Date of Award

Spring 5-31-2019

Document Type


Degree Name

Master of Science in Chemical Engineering - (M.S.)


Chemical and Materials Engineering

First Advisor

Kathleen McEnnis

Second Advisor

Murat Guvendiren

Third Advisor

Xiaoyang Xu


Drug delivery plays an important role in targeted therapies and nanoparticles which can be used as drug carriers and it’s a frequently researched topic. Poly(lactic-co-glycolic acid) (PLGA), a highly biocompatible polymer, has been used as a drug delivery vehicle in many studies. One of the challenges facing drug delivery particles is the problem of burst release which is when a large amount of the drug is suddenly released from the particle once it is placed in the body. This is generally undesirable as usually a slow and controlled release is preferred. The glass transition temperature has an effect on drug release behavior like the burst effect. In the case of PLGA, the effect can be pronounced since the glass transition temperature is close to body temperature. The glass transition phenomena of PLGA has been well researched in the past but the effect of thermal history on glass transition temperature of PLGA is yet to be investigated. With the development of temperature modulated differential scanning calorimetry (DSC), however, the glass transition temperature can be well separated from the effects of polymer aging commonly seen overlapping the glass transition in the DSC scan on initial heating of polymer samples. Thus, temperature modulated DSC provides the possibility to study the effect of thermal history on glass transition temperature.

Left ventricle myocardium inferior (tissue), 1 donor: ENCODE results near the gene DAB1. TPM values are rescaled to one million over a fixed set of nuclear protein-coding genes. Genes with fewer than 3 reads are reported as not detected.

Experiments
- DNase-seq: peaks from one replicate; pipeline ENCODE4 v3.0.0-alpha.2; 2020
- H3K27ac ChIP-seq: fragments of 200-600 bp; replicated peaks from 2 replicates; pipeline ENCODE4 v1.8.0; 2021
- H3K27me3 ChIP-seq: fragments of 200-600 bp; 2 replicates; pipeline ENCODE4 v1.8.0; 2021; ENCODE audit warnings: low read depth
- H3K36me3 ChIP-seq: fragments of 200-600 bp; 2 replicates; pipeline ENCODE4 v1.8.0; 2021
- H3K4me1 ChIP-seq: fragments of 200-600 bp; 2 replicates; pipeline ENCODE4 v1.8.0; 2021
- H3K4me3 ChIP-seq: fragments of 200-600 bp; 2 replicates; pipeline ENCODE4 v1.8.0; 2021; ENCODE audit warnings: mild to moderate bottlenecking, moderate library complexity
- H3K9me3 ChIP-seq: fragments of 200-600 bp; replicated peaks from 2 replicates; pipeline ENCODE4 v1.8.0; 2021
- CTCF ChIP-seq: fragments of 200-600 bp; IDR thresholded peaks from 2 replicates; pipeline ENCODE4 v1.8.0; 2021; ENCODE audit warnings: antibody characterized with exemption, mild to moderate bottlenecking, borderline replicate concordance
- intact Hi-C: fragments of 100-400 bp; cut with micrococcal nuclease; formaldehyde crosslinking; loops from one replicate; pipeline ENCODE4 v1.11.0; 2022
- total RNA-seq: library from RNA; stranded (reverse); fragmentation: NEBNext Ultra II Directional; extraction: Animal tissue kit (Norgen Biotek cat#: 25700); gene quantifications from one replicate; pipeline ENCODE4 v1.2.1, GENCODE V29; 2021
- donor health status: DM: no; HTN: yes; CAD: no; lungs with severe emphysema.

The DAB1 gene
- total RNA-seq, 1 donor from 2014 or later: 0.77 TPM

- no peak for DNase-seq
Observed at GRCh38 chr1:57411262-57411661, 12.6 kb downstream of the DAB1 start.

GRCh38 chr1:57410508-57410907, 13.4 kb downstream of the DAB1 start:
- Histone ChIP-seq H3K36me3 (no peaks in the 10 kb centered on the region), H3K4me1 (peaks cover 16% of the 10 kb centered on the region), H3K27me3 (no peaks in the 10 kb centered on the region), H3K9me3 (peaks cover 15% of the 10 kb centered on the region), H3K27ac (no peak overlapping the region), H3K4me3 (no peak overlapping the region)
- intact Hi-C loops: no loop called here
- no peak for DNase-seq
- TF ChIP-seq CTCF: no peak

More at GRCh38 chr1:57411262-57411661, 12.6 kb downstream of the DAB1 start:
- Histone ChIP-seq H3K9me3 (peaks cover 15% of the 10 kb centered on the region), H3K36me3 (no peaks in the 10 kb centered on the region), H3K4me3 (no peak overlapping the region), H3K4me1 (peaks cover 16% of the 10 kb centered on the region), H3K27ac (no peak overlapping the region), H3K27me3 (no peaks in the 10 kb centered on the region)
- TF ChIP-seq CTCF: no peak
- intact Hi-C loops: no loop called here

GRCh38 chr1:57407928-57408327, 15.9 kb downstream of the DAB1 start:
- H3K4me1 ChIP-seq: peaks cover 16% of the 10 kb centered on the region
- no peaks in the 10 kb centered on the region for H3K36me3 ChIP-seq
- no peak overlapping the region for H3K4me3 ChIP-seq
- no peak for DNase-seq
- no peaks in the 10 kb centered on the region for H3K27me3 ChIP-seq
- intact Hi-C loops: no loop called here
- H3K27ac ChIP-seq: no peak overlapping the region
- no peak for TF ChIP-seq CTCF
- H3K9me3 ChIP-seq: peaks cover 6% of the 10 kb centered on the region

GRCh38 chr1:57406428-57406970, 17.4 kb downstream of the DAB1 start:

To accurately study the effects of thermal history on the glass transition temperature of PLGA particles, particles need to be made of the same size, using the same PLGA, by different methods. In this study, nanoprecipitation, nanoemulsion and electrospray jetting techniques are used to produce the PLGA nanoparticles. The size is optimized for all three methods to provide the stable production of nanoparticles with similar size distributions. The size optimization includes determination of factors such as the optimal surfactant concentration, optimal polymer concentration, and optimal sonication time. Several sets of nanoparticles made from nanoprecipitation and nanoemulsion are tested using temperature modulated differential scanning calorimetry (TMDSC). Results show that a clear glass transition temperature can be measured on the first heating scan. From these preliminary samples, it appears as though nanoemulsion particles would be preferable over nanoprecipitation particles for drug delivery because for nanoemulsion samples the glass transition temperature is higher and closer to the bulk value and the transition happens over a smaller temperature range. This suggests that particles made by nanoemulsion would have less burst release than particles made by nanoprecipitation.